Of course not! Because none of the factors listed are remotely relevant to the task at hand. For all we know, the ‘uniform’ group is made up of Nobel Prize nominees and Mensa members, while the ‘diverse’ group is comprised of a variety of deadbeat executive offspring riding high on a wave of nepotism. Or the reverse could be true, and the diverse group could be comprised entirely of geniuses (except the Oriental woman of course, because that would be a hateful stereotype) while the uniform group was made up of janitors from a special needs work program who snuck into the executive office on a whim.
                You simply don’t know. ‘Diversity’ tells you nothing about a person’s skills, interests, education, background, intelligence, thought-process, experience, integrity, or any other element that actually matters in business or society.
                Incidentally, it doesn’t even give you an idea of how truly diverse a group actually is. For all we know, the group containing the white man, black man, Oriental woman, etc. all grew up in the same town, went to the same college, subscribes to the same beliefs, vote for the same candidates, watch the same shows, and eat at the same restaurant. The only thing you know about them is that they all come from different ancestors (and two of them have different sexual habits). The group may be, in fact, as bland and uniform as drywall, once you get passed the superficial facts of sex and skin color.
                On the other hand, the group comprised entirely of white men may include one man who is an ex-Belgian Special Forces Commando haunted by the terrible things he had to do in Zaire, another man who spent twenty years in Greenpeace until he was kidnapped by a drug cartel, had his left thumb chopped off and mailed to his family, then escaped by tearing a guard’s throat out with his teeth, another man who was an Olympic curling champion from Miami despite the fact that he lost his left eye in a training accident and who regularly volunteers at children's hospitals, another who is struggling to decide between his love for the curling champion’s daughter and his dedication to the Buddhist way of radical detachment, another who was born in the Alaskan frontier where he killed and ate his first grizzly at the age of five, and another who graduated from Harvard business school.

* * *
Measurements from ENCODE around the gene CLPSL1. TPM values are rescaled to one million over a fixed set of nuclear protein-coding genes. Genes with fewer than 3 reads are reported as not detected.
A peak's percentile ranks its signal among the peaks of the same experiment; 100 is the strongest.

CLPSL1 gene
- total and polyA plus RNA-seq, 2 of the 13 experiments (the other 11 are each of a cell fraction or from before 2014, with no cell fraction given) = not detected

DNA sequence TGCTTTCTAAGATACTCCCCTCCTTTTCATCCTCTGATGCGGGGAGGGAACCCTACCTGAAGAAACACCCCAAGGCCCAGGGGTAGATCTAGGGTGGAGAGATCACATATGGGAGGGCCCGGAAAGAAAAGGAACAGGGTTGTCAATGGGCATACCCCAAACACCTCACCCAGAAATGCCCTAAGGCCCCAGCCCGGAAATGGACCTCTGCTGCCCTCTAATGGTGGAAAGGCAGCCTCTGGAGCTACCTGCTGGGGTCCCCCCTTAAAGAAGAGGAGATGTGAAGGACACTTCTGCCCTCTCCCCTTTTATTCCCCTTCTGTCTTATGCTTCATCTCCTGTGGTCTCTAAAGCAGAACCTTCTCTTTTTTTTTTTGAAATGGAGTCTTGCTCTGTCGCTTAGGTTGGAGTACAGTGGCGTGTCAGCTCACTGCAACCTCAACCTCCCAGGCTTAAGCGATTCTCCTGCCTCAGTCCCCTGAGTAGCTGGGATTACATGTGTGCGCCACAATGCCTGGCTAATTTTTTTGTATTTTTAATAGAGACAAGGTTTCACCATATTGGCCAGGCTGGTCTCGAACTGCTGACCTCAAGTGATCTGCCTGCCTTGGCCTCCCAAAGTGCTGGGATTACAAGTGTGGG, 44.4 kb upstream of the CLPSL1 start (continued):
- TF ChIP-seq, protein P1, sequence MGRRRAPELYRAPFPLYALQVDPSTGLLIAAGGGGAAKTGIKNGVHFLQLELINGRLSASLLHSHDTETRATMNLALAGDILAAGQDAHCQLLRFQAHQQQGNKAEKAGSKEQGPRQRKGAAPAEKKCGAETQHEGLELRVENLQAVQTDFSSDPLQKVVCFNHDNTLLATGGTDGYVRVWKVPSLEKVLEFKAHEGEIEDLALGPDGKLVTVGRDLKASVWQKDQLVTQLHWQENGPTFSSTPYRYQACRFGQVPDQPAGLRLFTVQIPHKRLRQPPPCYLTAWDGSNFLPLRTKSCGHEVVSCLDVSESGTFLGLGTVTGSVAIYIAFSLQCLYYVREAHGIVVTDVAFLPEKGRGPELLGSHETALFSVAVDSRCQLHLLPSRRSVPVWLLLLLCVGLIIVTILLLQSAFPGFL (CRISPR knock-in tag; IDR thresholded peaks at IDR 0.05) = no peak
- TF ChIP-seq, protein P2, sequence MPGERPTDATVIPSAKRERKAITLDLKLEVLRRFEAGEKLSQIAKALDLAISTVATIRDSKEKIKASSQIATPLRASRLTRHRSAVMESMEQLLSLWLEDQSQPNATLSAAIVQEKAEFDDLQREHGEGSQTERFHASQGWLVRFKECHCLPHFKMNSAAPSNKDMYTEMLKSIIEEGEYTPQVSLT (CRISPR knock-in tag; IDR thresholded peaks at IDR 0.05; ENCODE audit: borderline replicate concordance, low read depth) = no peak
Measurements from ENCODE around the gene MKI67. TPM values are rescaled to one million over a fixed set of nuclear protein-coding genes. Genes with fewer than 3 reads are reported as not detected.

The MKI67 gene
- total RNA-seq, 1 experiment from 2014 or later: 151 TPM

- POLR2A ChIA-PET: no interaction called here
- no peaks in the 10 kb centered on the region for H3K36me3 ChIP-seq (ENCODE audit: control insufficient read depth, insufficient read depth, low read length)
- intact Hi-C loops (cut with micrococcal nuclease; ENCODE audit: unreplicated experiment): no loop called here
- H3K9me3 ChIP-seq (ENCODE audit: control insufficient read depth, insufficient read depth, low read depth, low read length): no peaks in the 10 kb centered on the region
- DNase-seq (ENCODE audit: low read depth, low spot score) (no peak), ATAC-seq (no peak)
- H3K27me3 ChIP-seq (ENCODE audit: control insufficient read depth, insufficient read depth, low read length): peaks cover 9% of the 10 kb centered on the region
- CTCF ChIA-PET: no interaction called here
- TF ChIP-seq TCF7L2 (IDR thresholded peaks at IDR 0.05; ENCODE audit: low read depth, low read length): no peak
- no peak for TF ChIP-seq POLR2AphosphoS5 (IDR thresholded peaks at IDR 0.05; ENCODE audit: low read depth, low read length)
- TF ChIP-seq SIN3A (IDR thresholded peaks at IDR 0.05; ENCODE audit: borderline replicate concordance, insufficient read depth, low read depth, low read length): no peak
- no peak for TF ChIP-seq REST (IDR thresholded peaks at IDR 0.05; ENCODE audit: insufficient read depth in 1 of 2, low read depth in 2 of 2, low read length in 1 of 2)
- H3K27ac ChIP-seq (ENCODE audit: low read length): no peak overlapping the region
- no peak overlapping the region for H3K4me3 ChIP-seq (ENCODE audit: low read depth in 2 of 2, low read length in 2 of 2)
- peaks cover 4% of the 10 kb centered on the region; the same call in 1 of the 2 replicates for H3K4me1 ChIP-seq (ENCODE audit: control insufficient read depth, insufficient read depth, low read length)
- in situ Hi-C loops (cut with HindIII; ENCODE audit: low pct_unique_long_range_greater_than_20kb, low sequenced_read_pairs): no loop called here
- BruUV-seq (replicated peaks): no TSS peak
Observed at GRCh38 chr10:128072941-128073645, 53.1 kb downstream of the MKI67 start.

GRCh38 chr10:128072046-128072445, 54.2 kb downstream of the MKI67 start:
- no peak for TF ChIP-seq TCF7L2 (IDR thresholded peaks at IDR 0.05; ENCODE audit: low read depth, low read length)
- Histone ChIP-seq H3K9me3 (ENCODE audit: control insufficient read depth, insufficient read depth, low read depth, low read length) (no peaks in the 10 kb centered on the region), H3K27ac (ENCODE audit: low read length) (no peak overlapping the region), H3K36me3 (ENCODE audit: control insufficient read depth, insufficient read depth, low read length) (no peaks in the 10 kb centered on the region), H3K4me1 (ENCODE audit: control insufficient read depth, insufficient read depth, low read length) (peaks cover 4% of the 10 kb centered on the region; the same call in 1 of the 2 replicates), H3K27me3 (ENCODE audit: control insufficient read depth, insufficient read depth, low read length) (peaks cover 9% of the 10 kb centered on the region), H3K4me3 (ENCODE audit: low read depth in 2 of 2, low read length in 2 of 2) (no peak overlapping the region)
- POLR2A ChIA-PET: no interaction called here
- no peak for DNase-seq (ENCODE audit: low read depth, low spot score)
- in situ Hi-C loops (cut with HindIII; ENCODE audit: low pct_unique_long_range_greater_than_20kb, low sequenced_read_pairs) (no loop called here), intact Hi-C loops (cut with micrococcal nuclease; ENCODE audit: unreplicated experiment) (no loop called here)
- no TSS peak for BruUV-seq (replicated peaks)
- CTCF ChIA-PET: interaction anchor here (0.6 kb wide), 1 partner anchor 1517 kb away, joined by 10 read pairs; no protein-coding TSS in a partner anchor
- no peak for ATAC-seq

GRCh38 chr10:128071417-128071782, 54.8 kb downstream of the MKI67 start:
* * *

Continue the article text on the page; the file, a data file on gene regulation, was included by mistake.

My point isn’t that ‘diversity,’ as it is generally thought of by our current society, is bad. My point is that it’s not good. It simply doesn’t matter. No group, no organization, no community is better or worse for having members showcasing a wide variety of different ethnic and religious groups. Diversity, as we generally think of it, is neither an advantage nor a defect; only superficial nonsense. It’s a big fuss over nothing.